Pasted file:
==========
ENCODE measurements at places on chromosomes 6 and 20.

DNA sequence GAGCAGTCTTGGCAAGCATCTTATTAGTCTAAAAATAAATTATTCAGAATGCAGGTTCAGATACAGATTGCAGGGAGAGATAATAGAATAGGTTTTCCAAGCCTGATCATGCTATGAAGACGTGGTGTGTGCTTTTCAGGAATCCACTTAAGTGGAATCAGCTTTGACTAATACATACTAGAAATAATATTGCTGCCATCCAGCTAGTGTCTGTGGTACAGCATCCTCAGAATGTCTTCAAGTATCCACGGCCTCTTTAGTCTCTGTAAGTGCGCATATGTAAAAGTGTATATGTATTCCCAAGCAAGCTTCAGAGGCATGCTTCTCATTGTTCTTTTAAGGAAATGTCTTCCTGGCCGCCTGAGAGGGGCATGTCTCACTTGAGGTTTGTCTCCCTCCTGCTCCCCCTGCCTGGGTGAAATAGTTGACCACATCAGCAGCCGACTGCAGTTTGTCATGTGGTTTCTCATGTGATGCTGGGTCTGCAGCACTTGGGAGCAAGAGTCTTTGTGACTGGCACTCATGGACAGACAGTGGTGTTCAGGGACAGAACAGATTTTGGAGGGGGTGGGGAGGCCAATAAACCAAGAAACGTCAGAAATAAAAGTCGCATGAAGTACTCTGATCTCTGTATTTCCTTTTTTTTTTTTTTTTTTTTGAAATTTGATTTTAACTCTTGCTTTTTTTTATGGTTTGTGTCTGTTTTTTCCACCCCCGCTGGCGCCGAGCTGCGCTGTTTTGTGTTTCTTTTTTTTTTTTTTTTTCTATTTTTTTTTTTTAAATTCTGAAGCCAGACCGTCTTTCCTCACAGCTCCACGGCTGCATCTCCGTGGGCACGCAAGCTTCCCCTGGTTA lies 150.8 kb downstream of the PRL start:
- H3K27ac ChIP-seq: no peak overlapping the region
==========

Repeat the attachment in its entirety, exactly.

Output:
ENCODE measurements at places on chromosomes 6 and 20.

DNA sequence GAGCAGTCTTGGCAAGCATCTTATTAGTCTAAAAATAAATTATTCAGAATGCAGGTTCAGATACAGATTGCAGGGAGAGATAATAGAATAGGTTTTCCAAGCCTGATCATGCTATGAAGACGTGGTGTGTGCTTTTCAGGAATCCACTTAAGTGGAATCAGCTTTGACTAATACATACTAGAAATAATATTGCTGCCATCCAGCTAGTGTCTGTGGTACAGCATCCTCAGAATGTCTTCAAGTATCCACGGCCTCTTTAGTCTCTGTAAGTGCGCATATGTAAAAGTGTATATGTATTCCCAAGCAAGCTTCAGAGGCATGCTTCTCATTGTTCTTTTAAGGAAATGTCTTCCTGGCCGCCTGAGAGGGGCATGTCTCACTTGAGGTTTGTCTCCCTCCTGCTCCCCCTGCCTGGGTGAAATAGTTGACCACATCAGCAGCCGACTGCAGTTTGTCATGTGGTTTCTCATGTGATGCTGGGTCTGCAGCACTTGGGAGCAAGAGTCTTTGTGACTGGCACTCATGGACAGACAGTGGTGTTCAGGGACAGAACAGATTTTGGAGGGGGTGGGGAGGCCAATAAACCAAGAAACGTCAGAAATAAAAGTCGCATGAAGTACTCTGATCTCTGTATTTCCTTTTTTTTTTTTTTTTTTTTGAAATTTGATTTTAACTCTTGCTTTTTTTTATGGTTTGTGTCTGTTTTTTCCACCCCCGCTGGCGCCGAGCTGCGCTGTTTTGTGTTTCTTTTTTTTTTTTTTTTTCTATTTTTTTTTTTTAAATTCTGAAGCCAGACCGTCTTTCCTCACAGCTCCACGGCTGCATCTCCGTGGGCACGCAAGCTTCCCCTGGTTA lies 150.8 kb downstream of the PRL start:
- H3K27ac ChIP-seq: no peak overlapping the region